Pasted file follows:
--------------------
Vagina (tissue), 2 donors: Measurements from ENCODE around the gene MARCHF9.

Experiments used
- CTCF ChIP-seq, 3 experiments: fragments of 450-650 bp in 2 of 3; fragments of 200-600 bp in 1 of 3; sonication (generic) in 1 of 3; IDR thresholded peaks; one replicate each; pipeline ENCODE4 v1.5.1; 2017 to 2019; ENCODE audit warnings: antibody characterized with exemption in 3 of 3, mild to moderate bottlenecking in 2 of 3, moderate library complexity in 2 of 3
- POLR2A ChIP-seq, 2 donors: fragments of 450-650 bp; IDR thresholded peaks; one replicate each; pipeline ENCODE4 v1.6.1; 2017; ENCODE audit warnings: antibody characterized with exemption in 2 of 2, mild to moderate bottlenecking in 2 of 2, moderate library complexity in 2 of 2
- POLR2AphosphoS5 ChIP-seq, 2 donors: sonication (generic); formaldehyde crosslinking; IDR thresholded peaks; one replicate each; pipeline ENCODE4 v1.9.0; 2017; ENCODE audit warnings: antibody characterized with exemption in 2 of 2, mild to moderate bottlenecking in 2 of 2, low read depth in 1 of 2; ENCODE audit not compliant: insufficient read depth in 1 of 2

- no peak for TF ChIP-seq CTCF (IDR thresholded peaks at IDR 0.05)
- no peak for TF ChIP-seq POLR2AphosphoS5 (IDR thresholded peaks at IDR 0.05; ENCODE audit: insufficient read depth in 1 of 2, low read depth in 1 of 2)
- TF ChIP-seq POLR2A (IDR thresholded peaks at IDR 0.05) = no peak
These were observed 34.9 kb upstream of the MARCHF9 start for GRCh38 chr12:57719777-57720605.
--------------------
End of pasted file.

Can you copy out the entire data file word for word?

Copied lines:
Vagina (tissue), 2 donors: Measurements from ENCODE around the gene MARCHF9.

Experiments used
- CTCF ChIP-seq, 3 experiments: fragments of 450-650 bp in 2 of 3; fragments of 200-600 bp in 1 of 3; sonication (generic) in 1 of 3; IDR thresholded peaks; one replicate each; pipeline ENCODE4 v1.5.1; 2017 to 2019; ENCODE audit warnings: antibody characterized with exemption in 3 of 3, mild to moderate bottlenecking in 2 of 3, moderate library complexity in 2 of 3
- POLR2A ChIP-seq, 2 donors: fragments of 450-650 bp; IDR thresholded peaks; one replicate each; pipeline ENCODE4 v1.6.1; 2017; ENCODE audit warnings: antibody characterized with exemption in 2 of 2, mild to moderate bottlenecking in 2 of 2, moderate library complexity in 2 of 2
- POLR2AphosphoS5 ChIP-seq, 2 donors: sonication (generic); formaldehyde crosslinking; IDR thresholded peaks; one replicate each; pipeline ENCODE4 v1.9.0; 2017; ENCODE audit warnings: antibody characterized with exemption in 2 of 2, mild to moderate bottlenecking in 2 of 2, low read depth in 1 of 2; ENCODE audit not compliant: insufficient read depth in 1 of 2

- no peak for TF ChIP-seq CTCF (IDR thresholded peaks at IDR 0.05)
- no peak for TF ChIP-seq POLR2AphosphoS5 (IDR thresholded peaks at IDR 0.05; ENCODE audit: insufficient read depth in 1 of 2, low read depth in 1 of 2)
- TF ChIP-seq POLR2A (IDR thresholded peaks at IDR 0.05) = no peak
These were observed 34.9 kb upstream of the MARCHF9 start for GRCh38 chr12:57719777-57720605.